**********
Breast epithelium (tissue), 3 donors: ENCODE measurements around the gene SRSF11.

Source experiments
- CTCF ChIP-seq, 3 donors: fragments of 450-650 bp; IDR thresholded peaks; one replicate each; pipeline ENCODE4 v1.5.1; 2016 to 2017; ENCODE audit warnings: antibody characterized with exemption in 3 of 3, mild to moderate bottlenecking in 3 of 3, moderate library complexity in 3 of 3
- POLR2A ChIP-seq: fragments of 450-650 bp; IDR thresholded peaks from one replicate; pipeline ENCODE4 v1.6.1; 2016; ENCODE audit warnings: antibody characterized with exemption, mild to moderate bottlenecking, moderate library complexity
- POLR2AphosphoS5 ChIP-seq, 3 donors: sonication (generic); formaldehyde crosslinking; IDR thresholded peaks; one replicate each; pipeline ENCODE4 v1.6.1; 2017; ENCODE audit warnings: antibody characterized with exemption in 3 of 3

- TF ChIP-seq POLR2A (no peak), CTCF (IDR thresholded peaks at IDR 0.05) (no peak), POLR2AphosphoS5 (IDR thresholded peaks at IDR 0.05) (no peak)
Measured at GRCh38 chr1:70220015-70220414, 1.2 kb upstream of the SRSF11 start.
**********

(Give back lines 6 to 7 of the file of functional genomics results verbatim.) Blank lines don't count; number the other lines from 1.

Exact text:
- TF ChIP-seq POLR2A (no peak), CTCF (IDR thresholded peaks at IDR 0.05) (no peak), POLR2AphosphoS5 (IDR thresholded peaks at IDR 0.05) (no peak)
Measured at GRCh38 chr1:70220015-70220414, 1.2 kb upstream of the SRSF11 start.